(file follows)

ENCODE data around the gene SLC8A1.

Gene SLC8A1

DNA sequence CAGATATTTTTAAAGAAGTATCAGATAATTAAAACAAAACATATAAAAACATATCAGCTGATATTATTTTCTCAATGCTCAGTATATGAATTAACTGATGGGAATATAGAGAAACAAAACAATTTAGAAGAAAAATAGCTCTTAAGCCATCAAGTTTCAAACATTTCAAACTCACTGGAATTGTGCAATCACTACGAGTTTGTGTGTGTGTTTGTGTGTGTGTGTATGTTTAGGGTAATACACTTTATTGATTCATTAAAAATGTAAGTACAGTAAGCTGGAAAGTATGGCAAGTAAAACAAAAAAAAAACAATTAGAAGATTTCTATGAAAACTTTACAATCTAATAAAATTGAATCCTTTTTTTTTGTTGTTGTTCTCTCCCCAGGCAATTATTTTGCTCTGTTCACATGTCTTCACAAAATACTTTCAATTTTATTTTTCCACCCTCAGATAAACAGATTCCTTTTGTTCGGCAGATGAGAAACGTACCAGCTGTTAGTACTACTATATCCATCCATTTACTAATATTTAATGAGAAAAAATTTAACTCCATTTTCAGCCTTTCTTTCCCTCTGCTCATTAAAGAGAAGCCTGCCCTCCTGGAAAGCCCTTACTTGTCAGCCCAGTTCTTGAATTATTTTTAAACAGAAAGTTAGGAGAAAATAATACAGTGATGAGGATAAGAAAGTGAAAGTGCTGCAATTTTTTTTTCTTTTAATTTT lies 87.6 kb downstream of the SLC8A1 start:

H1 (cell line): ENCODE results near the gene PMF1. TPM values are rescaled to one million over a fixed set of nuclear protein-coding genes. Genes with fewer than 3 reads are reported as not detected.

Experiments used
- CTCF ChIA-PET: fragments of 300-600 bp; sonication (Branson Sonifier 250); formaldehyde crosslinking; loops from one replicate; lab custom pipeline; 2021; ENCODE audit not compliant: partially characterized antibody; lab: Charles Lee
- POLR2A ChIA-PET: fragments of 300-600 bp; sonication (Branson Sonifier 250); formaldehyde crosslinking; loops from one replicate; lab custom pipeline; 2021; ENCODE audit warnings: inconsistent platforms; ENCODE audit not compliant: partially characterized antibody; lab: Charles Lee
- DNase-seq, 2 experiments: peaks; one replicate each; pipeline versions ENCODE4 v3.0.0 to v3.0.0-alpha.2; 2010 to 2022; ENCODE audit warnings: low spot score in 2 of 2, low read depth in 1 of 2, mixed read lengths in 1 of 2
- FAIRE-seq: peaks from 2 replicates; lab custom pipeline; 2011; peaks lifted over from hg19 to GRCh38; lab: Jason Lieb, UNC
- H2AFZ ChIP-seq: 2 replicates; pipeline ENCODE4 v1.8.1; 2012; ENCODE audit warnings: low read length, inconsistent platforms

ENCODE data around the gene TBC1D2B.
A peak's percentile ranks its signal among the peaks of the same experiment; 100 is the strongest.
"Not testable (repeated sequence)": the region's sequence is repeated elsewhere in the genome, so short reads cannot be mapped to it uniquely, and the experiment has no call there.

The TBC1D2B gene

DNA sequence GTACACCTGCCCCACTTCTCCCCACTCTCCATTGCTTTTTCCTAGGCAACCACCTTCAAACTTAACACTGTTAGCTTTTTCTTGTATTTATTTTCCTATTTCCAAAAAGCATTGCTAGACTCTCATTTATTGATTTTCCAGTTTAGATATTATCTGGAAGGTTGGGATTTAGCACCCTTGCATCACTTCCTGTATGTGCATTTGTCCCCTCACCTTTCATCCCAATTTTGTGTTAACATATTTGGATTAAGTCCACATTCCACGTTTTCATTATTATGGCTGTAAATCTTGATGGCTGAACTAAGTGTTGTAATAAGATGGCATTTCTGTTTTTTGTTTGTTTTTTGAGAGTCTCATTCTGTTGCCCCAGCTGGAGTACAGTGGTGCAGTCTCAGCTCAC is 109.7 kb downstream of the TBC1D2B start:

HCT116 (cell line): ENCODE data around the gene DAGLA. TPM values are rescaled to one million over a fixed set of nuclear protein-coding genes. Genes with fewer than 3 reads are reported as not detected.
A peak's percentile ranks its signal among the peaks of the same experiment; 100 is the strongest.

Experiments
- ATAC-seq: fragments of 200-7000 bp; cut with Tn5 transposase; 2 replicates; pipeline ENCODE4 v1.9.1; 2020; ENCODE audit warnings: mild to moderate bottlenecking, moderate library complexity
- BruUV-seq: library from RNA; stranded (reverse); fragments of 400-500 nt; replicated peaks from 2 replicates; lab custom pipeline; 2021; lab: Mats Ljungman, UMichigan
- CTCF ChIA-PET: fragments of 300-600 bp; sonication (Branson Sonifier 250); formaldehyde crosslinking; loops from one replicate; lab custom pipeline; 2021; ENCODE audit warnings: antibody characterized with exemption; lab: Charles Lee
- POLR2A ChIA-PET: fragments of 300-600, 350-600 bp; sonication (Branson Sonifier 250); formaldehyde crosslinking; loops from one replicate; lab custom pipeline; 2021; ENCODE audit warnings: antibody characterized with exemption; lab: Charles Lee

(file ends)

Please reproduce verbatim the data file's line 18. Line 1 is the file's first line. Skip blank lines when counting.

Experiments